THE WOMAN WHO WAS SAWN IN HALF, OUT OF HER BOX, ON A WALK IN THE WOODS, THINKS—ENDLESSLY ABOUT THE SAW—& ABOUT LOVE: THE CHASE, THE TRANSFORMATION, LOVE AS A FOREST—ISN’T THAT WHAT THE POETS SAY?

& I think I’m lost, every tree one of those Greek nymphai, the path not really a path, the overhang more like underthicket (what is this, my sweet—your love?), Daphne rooted to the spot, bark climbing Dryope slowly from below—Dryope who’d meant no harm, her hair brittle as twigs—& why me in this tangle?—the yellow arrows painted on the rocks pointing deeper into the gloom, the same stump blocking my way again & again, still oozing: I know it like a sister—why can’t I move on?—
 

 

ξ



On the Journey to Redeem the Long-necked Swan,
          You Must Carry a Stool for Your Weariness

It doesn’t matter why swan or why you must redeem her.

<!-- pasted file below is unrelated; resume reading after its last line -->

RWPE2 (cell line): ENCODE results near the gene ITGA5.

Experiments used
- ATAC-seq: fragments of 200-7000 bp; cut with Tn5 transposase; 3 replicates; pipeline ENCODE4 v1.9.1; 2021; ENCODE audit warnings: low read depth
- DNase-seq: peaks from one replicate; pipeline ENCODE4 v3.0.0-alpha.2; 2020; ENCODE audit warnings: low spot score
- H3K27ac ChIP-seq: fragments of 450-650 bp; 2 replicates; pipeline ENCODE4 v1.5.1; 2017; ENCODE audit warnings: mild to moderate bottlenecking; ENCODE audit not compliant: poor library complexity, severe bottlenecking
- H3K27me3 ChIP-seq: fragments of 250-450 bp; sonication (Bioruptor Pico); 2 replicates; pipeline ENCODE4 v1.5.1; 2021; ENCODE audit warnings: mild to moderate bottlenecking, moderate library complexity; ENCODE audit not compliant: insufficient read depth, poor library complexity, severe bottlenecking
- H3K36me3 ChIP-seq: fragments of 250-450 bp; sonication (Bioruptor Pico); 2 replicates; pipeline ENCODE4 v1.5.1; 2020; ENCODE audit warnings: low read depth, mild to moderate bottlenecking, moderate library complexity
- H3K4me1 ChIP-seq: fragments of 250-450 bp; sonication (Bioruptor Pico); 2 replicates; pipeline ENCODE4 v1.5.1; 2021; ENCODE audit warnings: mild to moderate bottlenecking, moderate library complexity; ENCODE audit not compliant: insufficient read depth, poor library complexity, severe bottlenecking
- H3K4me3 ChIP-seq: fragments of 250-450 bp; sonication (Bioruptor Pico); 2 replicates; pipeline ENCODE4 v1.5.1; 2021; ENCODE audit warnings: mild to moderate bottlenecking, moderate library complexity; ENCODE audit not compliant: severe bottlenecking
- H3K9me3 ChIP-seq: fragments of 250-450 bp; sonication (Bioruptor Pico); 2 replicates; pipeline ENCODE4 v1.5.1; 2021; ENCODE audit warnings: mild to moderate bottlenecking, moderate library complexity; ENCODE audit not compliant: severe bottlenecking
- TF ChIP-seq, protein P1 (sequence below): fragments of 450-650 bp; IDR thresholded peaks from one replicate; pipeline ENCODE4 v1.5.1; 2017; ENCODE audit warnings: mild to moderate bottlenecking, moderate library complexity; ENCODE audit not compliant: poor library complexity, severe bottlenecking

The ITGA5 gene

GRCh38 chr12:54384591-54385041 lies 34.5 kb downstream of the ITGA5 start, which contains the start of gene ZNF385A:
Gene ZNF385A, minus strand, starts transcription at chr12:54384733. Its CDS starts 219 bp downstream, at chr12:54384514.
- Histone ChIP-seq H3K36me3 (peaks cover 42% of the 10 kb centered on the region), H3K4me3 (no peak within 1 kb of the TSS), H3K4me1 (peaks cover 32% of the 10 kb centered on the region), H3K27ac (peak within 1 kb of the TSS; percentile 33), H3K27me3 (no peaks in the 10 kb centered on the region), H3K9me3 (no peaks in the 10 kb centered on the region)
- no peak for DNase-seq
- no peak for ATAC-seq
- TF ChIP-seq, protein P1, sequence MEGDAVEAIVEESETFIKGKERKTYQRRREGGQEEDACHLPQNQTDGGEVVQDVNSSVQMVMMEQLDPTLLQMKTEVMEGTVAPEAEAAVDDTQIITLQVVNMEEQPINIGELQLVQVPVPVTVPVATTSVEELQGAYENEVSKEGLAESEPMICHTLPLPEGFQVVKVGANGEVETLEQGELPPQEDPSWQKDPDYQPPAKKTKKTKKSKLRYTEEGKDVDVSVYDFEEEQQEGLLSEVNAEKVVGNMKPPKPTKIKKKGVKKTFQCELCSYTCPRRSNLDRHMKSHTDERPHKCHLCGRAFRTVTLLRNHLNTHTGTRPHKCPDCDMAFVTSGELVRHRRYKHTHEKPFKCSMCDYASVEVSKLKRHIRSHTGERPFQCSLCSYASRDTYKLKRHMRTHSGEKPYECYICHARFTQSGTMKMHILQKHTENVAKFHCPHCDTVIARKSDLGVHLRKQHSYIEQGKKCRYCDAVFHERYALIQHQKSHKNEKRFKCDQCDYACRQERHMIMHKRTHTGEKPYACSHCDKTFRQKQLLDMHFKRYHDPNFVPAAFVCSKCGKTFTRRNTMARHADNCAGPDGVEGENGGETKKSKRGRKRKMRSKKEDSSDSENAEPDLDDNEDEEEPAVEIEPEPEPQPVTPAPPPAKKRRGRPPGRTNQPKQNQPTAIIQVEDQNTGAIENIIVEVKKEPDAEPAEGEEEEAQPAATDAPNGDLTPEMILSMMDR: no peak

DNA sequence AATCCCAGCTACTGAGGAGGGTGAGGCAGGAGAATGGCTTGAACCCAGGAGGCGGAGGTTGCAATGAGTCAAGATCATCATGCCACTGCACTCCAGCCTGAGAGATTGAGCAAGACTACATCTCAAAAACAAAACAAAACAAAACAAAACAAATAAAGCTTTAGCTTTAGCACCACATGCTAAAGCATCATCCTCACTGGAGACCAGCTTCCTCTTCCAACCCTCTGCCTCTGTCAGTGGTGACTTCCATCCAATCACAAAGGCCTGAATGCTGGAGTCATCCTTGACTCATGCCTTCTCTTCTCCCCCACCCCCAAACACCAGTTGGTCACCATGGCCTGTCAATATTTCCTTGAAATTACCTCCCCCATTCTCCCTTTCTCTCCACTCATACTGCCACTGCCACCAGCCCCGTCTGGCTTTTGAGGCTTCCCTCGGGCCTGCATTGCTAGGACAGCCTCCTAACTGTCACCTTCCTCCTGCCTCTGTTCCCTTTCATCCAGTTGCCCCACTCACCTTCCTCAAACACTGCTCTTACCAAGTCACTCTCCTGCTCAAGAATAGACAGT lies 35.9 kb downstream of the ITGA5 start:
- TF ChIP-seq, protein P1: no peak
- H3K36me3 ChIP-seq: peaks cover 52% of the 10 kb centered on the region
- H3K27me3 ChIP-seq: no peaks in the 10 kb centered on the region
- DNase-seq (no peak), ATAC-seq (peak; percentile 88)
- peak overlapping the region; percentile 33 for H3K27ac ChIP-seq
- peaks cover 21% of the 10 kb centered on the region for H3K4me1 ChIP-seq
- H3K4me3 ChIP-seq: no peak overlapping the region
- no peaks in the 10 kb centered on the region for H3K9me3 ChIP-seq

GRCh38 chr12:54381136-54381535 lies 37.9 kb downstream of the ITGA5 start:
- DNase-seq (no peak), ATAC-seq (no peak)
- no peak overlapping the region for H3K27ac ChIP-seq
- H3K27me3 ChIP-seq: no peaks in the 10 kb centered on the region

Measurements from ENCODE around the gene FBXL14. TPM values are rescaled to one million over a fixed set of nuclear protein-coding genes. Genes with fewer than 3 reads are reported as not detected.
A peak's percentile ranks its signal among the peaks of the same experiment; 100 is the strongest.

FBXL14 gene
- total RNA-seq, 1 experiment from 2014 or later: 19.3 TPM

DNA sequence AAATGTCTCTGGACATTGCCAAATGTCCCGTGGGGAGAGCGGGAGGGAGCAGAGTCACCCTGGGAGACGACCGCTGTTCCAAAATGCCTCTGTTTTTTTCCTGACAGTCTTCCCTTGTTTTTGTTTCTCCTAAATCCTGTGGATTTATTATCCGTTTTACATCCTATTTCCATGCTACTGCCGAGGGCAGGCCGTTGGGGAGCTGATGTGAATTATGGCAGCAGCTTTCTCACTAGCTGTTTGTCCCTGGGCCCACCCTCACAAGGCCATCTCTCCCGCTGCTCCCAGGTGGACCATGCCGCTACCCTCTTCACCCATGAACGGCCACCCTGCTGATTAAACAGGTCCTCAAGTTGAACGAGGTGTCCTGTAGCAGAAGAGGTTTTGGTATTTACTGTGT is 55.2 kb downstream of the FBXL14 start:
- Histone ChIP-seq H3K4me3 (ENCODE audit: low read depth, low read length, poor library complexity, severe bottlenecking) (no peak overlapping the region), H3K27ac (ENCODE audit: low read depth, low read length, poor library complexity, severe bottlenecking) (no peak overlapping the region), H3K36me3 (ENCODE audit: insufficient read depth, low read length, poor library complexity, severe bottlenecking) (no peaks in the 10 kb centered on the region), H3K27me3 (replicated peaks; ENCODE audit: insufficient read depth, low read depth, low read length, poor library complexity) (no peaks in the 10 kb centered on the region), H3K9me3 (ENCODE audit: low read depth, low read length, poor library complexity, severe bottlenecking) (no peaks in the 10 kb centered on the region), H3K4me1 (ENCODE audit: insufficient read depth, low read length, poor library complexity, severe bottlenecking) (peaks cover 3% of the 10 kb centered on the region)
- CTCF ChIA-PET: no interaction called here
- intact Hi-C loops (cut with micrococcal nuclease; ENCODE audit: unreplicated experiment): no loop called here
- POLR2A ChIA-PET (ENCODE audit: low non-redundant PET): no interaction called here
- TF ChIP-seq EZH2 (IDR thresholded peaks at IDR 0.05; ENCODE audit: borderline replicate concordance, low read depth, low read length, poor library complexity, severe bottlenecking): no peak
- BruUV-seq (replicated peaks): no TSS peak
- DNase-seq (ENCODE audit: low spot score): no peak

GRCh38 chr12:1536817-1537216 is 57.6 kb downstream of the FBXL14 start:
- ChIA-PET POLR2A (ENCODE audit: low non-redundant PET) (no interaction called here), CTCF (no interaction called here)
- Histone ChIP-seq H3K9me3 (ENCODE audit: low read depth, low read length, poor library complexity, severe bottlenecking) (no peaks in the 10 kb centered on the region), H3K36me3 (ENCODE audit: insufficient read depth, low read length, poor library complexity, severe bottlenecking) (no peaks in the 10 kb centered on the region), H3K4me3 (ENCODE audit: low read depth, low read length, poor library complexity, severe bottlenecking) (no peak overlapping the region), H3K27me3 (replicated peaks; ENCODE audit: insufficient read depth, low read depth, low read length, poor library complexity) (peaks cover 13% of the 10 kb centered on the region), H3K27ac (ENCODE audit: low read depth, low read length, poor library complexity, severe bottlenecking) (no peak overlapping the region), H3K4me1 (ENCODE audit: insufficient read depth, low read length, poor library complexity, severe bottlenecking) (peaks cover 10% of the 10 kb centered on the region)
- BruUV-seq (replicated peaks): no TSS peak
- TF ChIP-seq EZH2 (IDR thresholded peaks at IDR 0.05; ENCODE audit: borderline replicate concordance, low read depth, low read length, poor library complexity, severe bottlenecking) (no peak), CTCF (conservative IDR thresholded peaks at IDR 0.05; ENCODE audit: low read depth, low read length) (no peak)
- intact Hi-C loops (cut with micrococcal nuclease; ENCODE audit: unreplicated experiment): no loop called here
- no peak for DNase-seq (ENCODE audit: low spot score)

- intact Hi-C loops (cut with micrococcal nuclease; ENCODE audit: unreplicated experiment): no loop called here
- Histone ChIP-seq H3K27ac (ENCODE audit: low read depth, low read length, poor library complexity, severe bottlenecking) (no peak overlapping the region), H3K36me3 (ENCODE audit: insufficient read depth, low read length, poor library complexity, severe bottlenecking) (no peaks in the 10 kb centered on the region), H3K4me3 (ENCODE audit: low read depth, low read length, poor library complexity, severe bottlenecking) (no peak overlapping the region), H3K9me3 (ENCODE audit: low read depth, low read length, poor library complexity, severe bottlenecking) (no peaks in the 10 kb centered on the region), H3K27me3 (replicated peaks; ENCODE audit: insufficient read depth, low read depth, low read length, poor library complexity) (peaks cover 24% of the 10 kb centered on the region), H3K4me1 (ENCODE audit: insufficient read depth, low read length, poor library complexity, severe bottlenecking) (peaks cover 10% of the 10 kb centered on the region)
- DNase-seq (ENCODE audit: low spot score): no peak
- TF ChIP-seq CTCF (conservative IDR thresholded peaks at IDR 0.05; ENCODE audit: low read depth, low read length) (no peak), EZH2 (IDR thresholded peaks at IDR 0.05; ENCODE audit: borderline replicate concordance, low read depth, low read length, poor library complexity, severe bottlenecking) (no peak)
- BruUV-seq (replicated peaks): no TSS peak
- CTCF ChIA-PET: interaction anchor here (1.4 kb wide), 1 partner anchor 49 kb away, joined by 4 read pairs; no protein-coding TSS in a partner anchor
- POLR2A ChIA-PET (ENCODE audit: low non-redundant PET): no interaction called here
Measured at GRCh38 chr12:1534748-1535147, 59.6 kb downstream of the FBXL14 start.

All that matters in the story is the stool. So strap it on your back
and set forth.

You are tired already, the stool is made of iron, a monstrous thing,
it’s the cookstove with the crack in the door that you and your ex-

husband fought over at the end, oh, when it was February and
geese were flying around up there way too soon.

Fickle month, sacred to Juno Februata, goddess of in heat. What
did he say, that man you left your husband for?—things choose us.

It was a fever, the way Keats dying of the "decline" described his
love for Fanny Brawne.

But what did Keats say about things in his lovely February
letter?—now I am ill I philosophise aye out of my attachment to
every thing, Trees, Spring, Claret &c &c aye every thing but you.


And now Keats is gone, and Fanny Brawne is gone, and the geese
have flown north.

All you have is this thing called regret. A long journey. If you bend
over backward, you can rest on the stool without unstrapping it.


ξ

 

Sue D. Burton is a physician assistant specializing in women’s health care. Her poetry has appeared in Beloit Poetry Journal, Blackbird, Green Mountains Review, Mudlark, New Ohio ReviewShenandoah, and on Verse Daily. She has been awarded Fourth Genre’s 2017 Steinberg Prize and the Two Sylvias Press Poetry Prize (BOX, forthcoming, fall 2018).